The timeline of diamond trade dates back to the 4th century BC, where rough diamonds were found along riverbeds in India. While the diamond industry is one of the most historically enduring markets, it has not been immune to evolution and change.
The latest development to shake up the diamond industry is the rapid growth in technology used to produce laboratory grown diamonds. While the technology to produce lab diamonds has been around since the 1950’s, the process used to manufacture synthetic diamonds has recently become more widespread and readily available. This has allowed lab diamonds to enter the diamond market space on a large scale for the first time.
Why are synthetic diamonds making such a mark on the natural diamond market?
The most enticing features of laboratory grown diamonds to consumers is that they are sustainable, affordable and free from conflict.
Lab grown diamonds are considered environmentally conscious as they obviously circumvent the usual mining process. Mining has a huge impact on the environment, from destruction of natural habitat to pollution of local waterways. As synthetic diamonds are grown in a controlled laboratory setting, the impact on the environment is negligible in comparison.
The price has been a large driver of demand for synthetic diamonds. While a natural 1.00 carat G-colour SI1-clarity diamond will on average sell for roughly $7,400, De Beers have led the market for synthetic diamonds setting the prices at $800 for a 1.00 carat stone. This means your jewellery can still have all the sparkle, without the price tag.
Synthetic diamond supplies are also absent of moral dilemma of conflict diamonds (also known as blood diamonds) which continue to plague the integrity of natural diamond markets as they continue to filter through diamond supplies. The term ‘conflict diamond’ is used to describe diamonds mined in war torn regions and sold to finance warlord action or political insurgency. The conflict free nature of synthetic diamonds make them more desirable to ethically conscious diamond buyers.
Why are jewellers so worried about lab-grown diamonds?
Jewellers and diamond wholesalers are concerned about synthetic diamonds entering the jewellery market, as they threaten to destabilise the well-established natural diamond market pricing structure.
Many jewellers have steered clear altogether, arguing that synthetic diamonds are not suitable for the emotional purchase of an engagement ring. These jewellers firmly believe diamonds should symbolise something rare and cherished, and that this ideology is not quite conveyed by something manufactured in a laboratory. Despite this tact, Eric Swanson of Neustaedter’s Fine Jewellery aptly put “Some flowers are grown in a field, and some are grown in a greenhouse. This is the same thing. Chemically, it’s the same.”
On the other hand, jewellery companies such as the diamond giant DeBeers have taken the front foot with the issue, attempting to create a clear distinction between the two products. DeBeers have release a budget friendly line of synthetic diamond jewellery named “Lightbox” which makes a clear statement that natural and lab grown diamonds do not belong in the same market.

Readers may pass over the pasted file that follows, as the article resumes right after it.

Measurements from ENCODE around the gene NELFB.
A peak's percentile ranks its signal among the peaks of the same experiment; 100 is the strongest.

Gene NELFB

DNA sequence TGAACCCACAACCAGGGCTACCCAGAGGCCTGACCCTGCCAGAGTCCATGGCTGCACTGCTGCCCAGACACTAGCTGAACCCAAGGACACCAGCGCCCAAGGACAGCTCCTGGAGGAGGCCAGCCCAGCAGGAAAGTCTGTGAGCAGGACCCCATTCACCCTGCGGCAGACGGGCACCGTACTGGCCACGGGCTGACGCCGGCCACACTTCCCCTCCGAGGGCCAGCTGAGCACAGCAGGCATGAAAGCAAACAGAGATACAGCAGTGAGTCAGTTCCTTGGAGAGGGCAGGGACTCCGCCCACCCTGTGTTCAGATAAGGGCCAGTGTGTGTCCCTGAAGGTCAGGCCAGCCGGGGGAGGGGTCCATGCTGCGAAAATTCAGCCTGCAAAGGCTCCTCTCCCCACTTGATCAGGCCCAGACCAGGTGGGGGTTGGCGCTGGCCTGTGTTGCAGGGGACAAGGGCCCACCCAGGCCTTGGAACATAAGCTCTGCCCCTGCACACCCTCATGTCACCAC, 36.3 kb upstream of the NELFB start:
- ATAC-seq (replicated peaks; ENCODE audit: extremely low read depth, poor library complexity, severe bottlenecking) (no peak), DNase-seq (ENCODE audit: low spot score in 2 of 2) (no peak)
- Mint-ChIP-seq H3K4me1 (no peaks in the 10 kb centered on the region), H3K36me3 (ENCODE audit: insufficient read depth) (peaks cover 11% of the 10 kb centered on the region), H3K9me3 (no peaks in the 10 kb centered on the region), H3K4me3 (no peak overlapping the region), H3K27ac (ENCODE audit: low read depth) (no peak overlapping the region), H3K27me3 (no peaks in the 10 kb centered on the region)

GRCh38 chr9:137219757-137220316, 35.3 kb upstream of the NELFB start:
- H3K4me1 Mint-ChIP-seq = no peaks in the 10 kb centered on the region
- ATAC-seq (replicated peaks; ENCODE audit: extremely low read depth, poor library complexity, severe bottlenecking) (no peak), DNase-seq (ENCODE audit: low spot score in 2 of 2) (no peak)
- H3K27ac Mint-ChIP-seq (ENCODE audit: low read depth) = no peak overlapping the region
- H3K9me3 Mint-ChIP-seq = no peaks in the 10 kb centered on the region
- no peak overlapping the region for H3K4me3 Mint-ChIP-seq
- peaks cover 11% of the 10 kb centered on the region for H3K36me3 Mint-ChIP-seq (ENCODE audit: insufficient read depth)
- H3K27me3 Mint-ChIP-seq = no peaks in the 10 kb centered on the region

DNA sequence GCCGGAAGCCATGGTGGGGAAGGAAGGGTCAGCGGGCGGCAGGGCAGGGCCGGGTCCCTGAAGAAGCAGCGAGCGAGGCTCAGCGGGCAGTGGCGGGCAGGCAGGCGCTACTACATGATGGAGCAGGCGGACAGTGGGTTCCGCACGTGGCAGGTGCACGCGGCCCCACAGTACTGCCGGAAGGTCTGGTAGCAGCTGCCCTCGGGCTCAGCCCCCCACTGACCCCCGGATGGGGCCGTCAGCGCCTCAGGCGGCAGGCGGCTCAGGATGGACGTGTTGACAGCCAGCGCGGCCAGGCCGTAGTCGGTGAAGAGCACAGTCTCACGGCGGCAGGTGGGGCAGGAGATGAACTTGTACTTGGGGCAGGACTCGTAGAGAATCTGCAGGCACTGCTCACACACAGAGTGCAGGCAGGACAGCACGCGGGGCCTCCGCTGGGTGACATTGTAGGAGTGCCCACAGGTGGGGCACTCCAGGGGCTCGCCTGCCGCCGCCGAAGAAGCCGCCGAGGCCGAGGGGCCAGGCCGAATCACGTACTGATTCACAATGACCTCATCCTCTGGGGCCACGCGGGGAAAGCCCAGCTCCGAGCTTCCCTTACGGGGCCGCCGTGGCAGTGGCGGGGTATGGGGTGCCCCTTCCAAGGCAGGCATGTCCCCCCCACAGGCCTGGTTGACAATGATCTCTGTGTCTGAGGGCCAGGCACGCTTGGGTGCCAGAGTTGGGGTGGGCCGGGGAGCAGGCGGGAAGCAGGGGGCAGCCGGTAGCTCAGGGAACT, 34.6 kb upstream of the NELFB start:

By setting prices as low as $800 per carat, DeBeers not only removes the “substitution effect” of synthetic diamonds priced just below natural diamonds, but also undermines any potential synthetic diamond rivals who might try to threaten natural diamond prices.
Know the difference
The only sure-fire way to know what you are getting when it comes to lab-grown or natural diamonds is to make sure any diamonds you have purchased is graded so that you know exactly what you are paying for. There have been reports of natural diamonds being found in lots of synthetic diamonds and vice versa. If you are paying the premium for a natural diamond, then that is the product you are expecting to receive. The only way you can know for certain is to have a stone that has been graded by a certified diamond laboratory such as GIA.
Want to know more about lab-grown diamonds and how they are made? Continue reading!
Synthetic grown diamonds are those formed in a factor or laboratory setting. Unlike natural diamonds (read about how natural diamonds are formed here), lab-diamonds are grown over a short period of time – usually a few weeks to one month. Despite some confusion, lab-grown diamonds are not an imitation like cubic zirconia or moissanite, as they are chemically and physically identical to a natural diamond.
Lab diamonds used in the jewellery industry are typically formed via one of two methods, High Pressure, High Temperature (HPHT) or Chemical Vapour Deposition (CVD). HPHT imitates the conditions that natural diamonds are formed, whereas CVD involves growing a diamond layer by layer in a chamber filled with ionised gas.
Advanced chemical testing is required to distinguish a diamond formed via HPHT or CVD from a natural diamond. Standard gem testing equipment such as refractometer, UV fluorescence lamp, binocular microscope and polariscopes are used to identify lab-grown diamonds.